Hariyo Ban Program, E-newsletter, Issue 8, July 2013

Posted on 13 August 2013

Inside this newsletter:
Conserving the Red Panda: Creating Community Ownership
Women are Claiming their Rights
Towards stardom: Spreading message of conservation
A Village Adapting to Climate Change

Conserving the Red Panda: Creating Community Ownership

The reclusive red panda (Ailurus fulgens) is just as significant and enigmatic a species as its much better known namesake, the giant panda. Known as habre in the Nepali language, oparakpa in Tamang and kundo in Rai, the red panda has been sighted in Nepal at altitudes of between 2,200 and 4,800 meters.
As part of efforts to protect this rare species, the Hariyo Ban Program is supporting the establishment of a community-based red panda monitoring system in Langtang National Park and Buffer Zone.
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Women are Claiming their Rights

"District Health Office approves establishment of health post in Panchakanya, Dhading district, after pressure from community women."

"Women secure representation on Shiva Shaktiswori Community Forest Executive Committee after speaking up for their rights."

"Public hearing and public audit in Anantapur Community Forest recovers NRs. 11,464.00 of embezzled funds."

It is not often that we read headlines like these, although this type of news is not uncommon in places where the Hariyo Ban Program has set up Community Learning and Action Centers. The centers provide an informal platform for rural women from (mostly) marginalized communities to unite and organize, enabling them to take a leading role in local social transformation.
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Towards stardom: Spreading awareness about conservation

Ritu Lama, one of the winners of the song competition organized by the Hariyo Ban Program on International Women's Day, smiles as she gets ready to enter the recording studio. "I am very excited to get my song recorded. I want to pursue singing as a career and this is a huge encouragement."
On the 103rd International Women's Day, the USAID funded Hariyo Ban Program organized a campaign on the theme "Amplifying unheard voices of women leadership in conservation and climate change". The campaign focused on messages about best practices and challenges faced by local women active in natural resource management through competition of inspiring songs and poetry.

Click here to find more about the competition.

Click here to watch the video of Ritu Lama singing "Sisters need to understand."

A Village Adapting to Climate Change

The Hariyo Ban Program works to help communities adapt to climate change and increase ecosystem and community resilience in a manner that benefits both nature and people. A good example of this can be seen in the village of Farm Tole in Basudevpur, Banke, which was declared as the district’s ‘First Model Village’ on 11 June, 2013. With the support of CARE Nepal through the Hariyo Ban Program, Farm Tole has used best practices to increase its resilience, making impressive advances in livelihoods, women’s empowerment, health, sanitation, and climate change adaptation. The development approach adopted by the Hariyo Ban Program in Farm Tole integrating conservation development and climate change adaptation became the basis of this success.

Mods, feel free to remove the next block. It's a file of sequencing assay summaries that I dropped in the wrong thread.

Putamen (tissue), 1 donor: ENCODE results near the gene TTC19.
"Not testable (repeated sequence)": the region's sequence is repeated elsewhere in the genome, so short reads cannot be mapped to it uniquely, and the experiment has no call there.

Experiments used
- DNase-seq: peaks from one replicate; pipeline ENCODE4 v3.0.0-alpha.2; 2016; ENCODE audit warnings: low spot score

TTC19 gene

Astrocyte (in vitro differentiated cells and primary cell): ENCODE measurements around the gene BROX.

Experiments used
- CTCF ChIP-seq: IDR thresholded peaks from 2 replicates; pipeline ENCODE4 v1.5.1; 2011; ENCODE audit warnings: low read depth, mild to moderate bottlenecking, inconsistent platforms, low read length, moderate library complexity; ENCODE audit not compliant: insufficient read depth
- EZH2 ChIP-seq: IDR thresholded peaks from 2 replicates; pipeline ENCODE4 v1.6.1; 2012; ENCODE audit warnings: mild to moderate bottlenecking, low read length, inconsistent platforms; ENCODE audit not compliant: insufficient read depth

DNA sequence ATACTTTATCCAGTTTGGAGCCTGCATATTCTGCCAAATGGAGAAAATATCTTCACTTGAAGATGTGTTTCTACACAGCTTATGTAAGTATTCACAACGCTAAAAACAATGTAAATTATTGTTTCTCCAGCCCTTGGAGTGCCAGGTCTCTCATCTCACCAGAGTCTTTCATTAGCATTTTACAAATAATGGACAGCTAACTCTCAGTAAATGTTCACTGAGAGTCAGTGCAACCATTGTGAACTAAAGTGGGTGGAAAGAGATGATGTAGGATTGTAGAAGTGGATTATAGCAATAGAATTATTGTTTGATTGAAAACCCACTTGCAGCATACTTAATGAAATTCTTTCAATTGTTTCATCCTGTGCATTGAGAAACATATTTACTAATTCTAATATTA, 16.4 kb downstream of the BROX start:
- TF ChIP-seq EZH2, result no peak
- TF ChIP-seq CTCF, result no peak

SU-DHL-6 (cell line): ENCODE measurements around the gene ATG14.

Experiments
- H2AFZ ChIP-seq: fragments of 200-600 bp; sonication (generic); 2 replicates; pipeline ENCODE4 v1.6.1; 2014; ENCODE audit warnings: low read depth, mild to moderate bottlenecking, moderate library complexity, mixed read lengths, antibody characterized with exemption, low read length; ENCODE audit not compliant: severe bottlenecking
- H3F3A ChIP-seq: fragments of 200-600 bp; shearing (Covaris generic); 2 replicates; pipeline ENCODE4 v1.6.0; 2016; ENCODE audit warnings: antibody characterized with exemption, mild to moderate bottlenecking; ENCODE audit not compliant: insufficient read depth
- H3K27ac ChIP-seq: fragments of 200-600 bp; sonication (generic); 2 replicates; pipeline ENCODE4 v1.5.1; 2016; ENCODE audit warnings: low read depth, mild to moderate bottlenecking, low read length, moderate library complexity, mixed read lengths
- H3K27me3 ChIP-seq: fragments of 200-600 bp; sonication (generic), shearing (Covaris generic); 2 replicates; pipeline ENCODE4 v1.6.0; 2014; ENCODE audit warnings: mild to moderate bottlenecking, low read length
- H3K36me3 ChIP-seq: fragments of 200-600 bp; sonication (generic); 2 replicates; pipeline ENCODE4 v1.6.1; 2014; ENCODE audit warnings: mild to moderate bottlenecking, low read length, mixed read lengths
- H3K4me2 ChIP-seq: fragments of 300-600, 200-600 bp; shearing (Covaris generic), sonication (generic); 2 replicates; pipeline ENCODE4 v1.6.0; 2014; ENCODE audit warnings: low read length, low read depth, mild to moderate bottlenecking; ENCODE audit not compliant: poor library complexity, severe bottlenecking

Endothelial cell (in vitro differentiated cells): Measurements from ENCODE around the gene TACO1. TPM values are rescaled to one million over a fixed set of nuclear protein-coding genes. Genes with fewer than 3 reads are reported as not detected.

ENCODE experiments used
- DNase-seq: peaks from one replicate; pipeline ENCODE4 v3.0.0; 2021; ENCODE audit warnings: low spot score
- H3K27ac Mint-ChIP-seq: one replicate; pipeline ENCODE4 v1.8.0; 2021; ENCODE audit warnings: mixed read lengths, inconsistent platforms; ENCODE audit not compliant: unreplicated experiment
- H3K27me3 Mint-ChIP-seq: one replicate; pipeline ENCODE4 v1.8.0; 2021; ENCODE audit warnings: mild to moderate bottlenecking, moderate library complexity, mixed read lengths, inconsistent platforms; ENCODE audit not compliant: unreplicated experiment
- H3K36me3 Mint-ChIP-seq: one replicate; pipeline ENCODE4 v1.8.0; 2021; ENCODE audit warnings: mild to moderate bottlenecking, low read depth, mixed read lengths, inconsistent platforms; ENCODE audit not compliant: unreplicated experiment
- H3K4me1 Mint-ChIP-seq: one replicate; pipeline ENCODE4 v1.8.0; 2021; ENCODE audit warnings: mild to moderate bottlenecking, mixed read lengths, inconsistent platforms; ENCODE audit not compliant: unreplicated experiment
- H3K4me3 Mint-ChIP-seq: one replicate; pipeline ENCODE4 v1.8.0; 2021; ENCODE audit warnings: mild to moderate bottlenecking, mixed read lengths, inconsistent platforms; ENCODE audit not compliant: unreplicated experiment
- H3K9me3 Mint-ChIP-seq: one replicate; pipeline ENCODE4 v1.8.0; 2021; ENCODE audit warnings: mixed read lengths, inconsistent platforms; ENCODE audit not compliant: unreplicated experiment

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Major updates this month
• On the occasion of Global Tiger Day on July 29, the Government of Nepal released the results of its tiger census. The total number of wild tigers in the country is now estimated to be 198, marking an increase in the population by 63% from the last survey in 2009.
• Community-based Ghoral conservation formally initiated in Jhyalbas of Nawalparasi.
• On 11 June, Farmtole declared a model village of Banke district for effective implementation of Community Adaptation Plan of Action.
• Field work for assessment of status, distribution and habitat of musk deer initiated in Manaslu Conservation Area (MCA).
• Finalization of research plan for biological and socio-economic assessment of Parsa-Bagmati corridor underway.
• Emission Reduction Program Idea Note (ER-PIN) development for Terai Arc Landscape and possible future measures shared in Kathmandu.
• A national level civil society organization consultation workshop on National Biodiversity Strategy (NBS) held in Kathmandu.
• Electric fence installation program carried out in Panchakanya Community Forest Users Group (CFUG), Ratnanagar-10, Chitwan.
• Biogas plants installed in Bachhauli and Kumroj VDC in Chitwan, and Hadikhola, Amleshwar and Churiyamai VDC in Makwanpur. 200 biogas plants are installed in Chitwan and 31 biogas plants in Makwanpur.
• Support extended to implement Community Adaptation Plan of Action in Avidhara, Dang.
• In addition, several activities such as plantation programs, initiatives on implementation of community adaptation plan of action, mass awareness and sensitization on climate change, and skill based training to marginalized communities were carried out the previous month.

E-newsletter, Issue 8
© WWF Nepal